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Iran general slams Iraq referendum plan during Erdogan talks
by Staff Writers
Ankara (AFP) Aug 16, 2017

Jihadists kill 7 Iraqi security personnel
Samarra, Iraq (AFP) Aug 16, 2017 - Islamic State group suicide bombers killed seven members of Iraq's security forces in an attack on an Iraqi police and army base Wednesday in Baiji, north of Baghdad, the interior ministry and a local official said.

"Five Daesh suicide bombers... wearing explosive belts attacked a police and army base at dawn in the Al-Masafi district," the town's mayor Mohammad Mahmoud told AFP, using an Arabic acronym for the group.

"Seven members of the security forces were killed and six wounded" in the ensuing firefight, he said.

Interior ministry spokesman Brigadier General Saad Maan confirmed the toll and said the "five suicide terrorists" were also killed.

IS captured Baiji, a Sunni Arab town around 200 kilometres (120 miles) from the capital, in June 2014 during a lightning offensive that saw the jihadist group rout security forces and grab swathes of Syria and northern Iraq.

Baiji was the scene of some of the longest-running battles between IS and Iraqi forces.

The town lies at a major crossroads and its recapture by Iraqi security forces was seen as key to preparing the ground for offensives in Anbar province and later Mosul.

The town and its nearby oil refinery, Iraq's largest, were recaptured in late 2015 with air support from a US-led coalition and a host of tribal groups and militias.

But despite losing Mosul, the capital of its self-declared caliphate, in July, the extremist group has continued to launch attacks in areas retaken by Iraqi forces.

The latest attack comes as Iraqi warplanes pound IS positions in preparation for a ground assault on the town of Tal Afar, west of Mosul.

Iran's Armed Forces chief of staff said Wednesday after talks with Turkey's president that a referendum on independence in Iraq's Kurdish region would trigger conflict and negative consequences for the entire region.

General Mohammad Hossein Bagheri's remarks, carried by Iran's official IRNA news agency, underlined the firm opposition shared in Tehran and Ankara to the poll next month.

"Both sides stressed that if the referendum would be held, it will be the basis for the start of a series of tensions and conflicts inside Iraq, the consequences of which will affect neighbouring countries," Bagheri was quoted as saying.

"Holding the referendum will get Iraq, but also Iran and Turkey involved and that's why the authorities of the two countries emphasise that it is not possible and should not be done."

President Recep Tayyip Erdogan hosted Bagheri at his presidential palace in Ankara with Turkey's top general Hulusi Akar also in attendance, the presidency said.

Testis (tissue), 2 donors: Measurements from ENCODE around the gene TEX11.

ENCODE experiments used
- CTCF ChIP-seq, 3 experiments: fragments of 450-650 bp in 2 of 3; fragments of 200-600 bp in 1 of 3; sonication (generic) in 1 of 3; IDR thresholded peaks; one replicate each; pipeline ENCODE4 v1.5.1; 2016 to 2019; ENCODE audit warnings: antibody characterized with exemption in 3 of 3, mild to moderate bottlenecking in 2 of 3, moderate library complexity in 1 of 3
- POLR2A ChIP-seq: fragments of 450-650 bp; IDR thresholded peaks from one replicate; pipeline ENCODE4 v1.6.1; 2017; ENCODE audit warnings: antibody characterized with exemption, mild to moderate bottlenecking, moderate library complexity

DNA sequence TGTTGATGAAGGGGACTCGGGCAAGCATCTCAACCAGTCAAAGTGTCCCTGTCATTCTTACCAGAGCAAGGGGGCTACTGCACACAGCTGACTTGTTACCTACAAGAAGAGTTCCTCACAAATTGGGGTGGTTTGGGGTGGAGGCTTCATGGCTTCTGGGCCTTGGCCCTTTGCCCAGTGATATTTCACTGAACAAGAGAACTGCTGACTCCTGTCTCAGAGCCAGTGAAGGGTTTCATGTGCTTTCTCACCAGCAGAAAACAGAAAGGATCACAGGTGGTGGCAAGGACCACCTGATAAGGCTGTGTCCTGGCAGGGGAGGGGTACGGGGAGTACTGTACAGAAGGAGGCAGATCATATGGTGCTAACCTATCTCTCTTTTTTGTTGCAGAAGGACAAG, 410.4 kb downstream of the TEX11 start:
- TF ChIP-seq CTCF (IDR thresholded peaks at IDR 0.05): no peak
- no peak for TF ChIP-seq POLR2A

Turkey and Iran have substantial Kurdish minorities and they vehemently oppose the plan by Iraq's autonomous Kurdish region to organise a vote on independence on September 25.

Analysts have little doubt that the referendum would result in a 'Yes' for an independent Kurdish state in northern Iraq. But the result would be non binding and leave the approximately five million Kurds of northern Iraq some way away from actual independence.

Turkey's state-run Anadolu news agency said the talks lasted 50 minutes.

"Coordination for creating peace and security in Syria," was also discussed, the IRNA report quoted Bagheri as saying.

Turkey and Iran lie on opposing sides of the Syrian conflict, with Erdogan seeking the ouster of President Bashar al-Assad to end the war. Tehran, along with Moscow, remain the Syrian leader's key allies and backers.

But Turkey and Russia have been cooperating more over Syria in recent months, helping to extract civilians from Aleppo and then co-sponsoring peace talks in the Kazakh capital Astana.

Relations between overwhelmingly Sunni Muslim Turkey, a secular state, and the mainly Shiite Islamic Republic of Iran have on occasion been tense in recent years.

Erdogan has sometimes lashed out at the rise of "Persian nationalism" in the region, especially concerning the power of Shiite militias in Iraq.

The rise of jihadists in the province of Idlib, neighbouring Turkey, has alarmed Ankara, Moscow and Tehran.

A senior official from Iran's elite Revolutionary Guards earlier said Bagheri's trip was prompted by the presence of "terrorist groups" in the border area, without saying which ones.

"We are seeking a good agreement with Turkey to provide better security for Iranian and Turkish borders especially in the west and northwest," said Guards spokesman General Ramezan Sharif, quoted by IRNA.

Iraq readies to retake another IS bastion: officials
Baghdad (AFP) Aug 14, 2017
Iraqi officials said Monday that preparations have been made for the battle to retake Tal Afar, a town held by the Islamic State jihadist group between Mosul and the Syrian border. Federal police chief Lieutenant General Raed Shakir Jawdat said in a statement that "armoured and elite units are headed for Tal Afar", the main remaining stronghold of IS in northern Iraq. The town is located ... read more

Related Links
Iraq: The first technology war of the 21st century

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